Further research [2] by Braithwaite, Sneddon and Gentle aimed to assess fear responses to a novel object while experiencing a noxious event to determine whether nociception or fear will dominate attention in rainbow trout. The degree of neophobia to a novel object while experiencing noxious stimulation, or a control treatment treated with a non-noxious stimulus, and the effects of removing the nociceptive response by morphine administration and examining the response to a novel object were studied. Control animals displayed a classic fear response to the novel objects and spent most of their time moving away from this stimulus, as well as showing an increase in respiration rate when the novel object was presented. In contrast, noxiously stimulated animals spent most of their time in close proximity to the novel object and showed no additional increase in respiration rate to novel object presentation. There was evidence of a slight hypoalgesia in noxiously stimulated animals. The responses to familiar objects demonstrated that by familiarizing the animal with the object, fear was removed from the experiment. Both control and noxiously treated animals responded in similar ways to a novel object by spending the majority of their time in close proximity. Treatment with morphine reduced effects of noxious stimulation and appears to be an effective analgesic [2, 3]. After morphine administration, the acid-injected animals showed a neophobic response to a novel object and this was similar to the response of the control fish, with a similar amount of time spent moving away from the object and an increase in ventilation in response to the novel object. Morphine affected the fear response because both groups approached the novel object more quickly than the non-morphine controls. The results suggested that nociception captures the animal's attention with only a relatively small amount of attention directed at responding to the fear of the novel object, indicating that fish do feel pain. This research provided the first conclusive evidence of pain perception in teleost fish.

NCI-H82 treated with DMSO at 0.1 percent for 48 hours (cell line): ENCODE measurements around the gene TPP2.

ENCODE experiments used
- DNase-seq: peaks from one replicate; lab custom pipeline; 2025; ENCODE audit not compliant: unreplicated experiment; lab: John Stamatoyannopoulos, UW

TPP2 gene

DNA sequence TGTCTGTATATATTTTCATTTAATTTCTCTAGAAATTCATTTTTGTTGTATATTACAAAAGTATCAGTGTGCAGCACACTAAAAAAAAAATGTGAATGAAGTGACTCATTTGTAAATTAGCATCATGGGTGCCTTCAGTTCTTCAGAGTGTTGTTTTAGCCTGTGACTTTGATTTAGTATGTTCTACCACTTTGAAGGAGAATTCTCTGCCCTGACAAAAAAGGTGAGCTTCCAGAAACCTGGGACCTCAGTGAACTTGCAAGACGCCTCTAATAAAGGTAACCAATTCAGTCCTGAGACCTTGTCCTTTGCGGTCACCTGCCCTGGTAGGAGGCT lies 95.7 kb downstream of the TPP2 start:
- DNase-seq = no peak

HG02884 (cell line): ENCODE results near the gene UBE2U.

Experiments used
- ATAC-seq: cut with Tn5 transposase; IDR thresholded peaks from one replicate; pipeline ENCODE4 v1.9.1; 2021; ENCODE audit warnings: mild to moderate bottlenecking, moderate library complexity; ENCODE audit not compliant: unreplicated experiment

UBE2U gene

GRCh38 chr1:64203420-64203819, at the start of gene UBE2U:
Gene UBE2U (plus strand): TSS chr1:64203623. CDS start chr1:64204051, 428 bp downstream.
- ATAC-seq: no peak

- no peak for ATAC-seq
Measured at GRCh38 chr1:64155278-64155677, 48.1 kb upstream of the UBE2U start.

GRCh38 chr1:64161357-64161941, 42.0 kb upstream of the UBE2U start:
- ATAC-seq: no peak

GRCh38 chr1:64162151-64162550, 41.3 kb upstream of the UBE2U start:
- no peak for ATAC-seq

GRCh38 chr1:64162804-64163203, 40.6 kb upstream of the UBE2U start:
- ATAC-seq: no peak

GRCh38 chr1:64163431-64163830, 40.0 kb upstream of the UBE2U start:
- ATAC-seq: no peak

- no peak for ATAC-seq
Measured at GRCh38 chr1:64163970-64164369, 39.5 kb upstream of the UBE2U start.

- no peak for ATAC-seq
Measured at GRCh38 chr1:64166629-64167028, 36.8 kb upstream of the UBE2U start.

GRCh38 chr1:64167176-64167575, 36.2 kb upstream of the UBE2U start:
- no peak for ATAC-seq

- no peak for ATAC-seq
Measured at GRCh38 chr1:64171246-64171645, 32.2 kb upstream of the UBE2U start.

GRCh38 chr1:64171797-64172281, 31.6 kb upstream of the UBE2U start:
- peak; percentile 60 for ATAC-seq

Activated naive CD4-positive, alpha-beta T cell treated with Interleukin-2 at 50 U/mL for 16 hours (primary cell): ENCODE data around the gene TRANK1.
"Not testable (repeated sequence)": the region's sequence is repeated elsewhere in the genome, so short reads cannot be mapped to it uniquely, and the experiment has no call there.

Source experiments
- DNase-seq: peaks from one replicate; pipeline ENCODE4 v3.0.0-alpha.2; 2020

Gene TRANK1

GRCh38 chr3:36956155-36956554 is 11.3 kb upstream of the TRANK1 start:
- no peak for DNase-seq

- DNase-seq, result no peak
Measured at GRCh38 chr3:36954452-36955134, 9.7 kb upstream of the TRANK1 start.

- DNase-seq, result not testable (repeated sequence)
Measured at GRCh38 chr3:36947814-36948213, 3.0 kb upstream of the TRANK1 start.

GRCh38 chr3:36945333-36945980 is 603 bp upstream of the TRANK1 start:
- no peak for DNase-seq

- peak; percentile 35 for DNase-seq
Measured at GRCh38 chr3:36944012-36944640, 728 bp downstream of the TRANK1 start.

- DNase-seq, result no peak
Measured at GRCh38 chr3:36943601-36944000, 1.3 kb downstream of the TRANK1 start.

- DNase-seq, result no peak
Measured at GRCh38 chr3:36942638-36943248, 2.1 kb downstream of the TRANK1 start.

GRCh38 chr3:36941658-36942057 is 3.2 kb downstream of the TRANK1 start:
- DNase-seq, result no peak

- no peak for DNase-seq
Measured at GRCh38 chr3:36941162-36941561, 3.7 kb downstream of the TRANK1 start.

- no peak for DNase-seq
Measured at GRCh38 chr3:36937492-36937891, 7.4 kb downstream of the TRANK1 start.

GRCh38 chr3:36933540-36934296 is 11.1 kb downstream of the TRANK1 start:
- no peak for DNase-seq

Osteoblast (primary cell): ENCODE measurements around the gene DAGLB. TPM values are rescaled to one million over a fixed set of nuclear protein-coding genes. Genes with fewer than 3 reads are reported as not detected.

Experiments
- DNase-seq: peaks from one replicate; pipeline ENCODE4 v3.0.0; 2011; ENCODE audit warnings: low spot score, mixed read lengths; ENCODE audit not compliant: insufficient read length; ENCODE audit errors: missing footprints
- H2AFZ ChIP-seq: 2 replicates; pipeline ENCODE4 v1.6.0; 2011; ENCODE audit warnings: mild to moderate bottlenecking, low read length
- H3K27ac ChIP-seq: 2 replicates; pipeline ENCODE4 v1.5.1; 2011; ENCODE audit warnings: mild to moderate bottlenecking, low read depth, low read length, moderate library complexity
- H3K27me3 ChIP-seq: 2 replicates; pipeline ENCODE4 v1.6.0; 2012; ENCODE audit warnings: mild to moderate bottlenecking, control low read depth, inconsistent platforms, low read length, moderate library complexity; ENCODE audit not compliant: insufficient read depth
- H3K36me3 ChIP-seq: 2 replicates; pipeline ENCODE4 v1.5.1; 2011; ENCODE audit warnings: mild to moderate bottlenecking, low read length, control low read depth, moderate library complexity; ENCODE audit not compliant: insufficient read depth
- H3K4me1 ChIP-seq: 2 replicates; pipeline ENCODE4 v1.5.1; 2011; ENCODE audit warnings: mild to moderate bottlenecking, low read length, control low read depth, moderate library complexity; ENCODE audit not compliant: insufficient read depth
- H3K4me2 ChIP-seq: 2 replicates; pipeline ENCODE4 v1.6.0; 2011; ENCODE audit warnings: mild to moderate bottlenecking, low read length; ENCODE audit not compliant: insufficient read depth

Key personnel, all at UoE on dates shown: Victoria Braithwaite, Principal Investigator, School of Biological Sciences (1995-2007). Mike Gentle (UoE Roslin Institute) was co-investigator and Lynne Sneddon was PDRA (UoE 2000-2002; work carried out at UoE in this period was published in 2003 after Sneddon had moved to Liverpool)

References to the research

1. Sneddon, L.U., Braithwaite, V.A., Gentle, M.J. (2003). Do fishes have nociceptors? Evidence for the evolution of a vertebrate sensory system. Proceedings of the Royal Society B: Biological Sciences, 270, 1115-1121. doi: 10.1098/rspb.2003.2349.
143 Scopus citations at 16/10/2013


2. Sneddon, L.U., Braithwaite, V.A., Gentle, M.J. (2003). Novel Object Test: Examining Nociception and Fear in the Rainbow Trout. Journal of Pain, 4, 431-440. doi: 10.1067/S1526-5900(03)00717-X
81 Scopus citations at 16/10/2013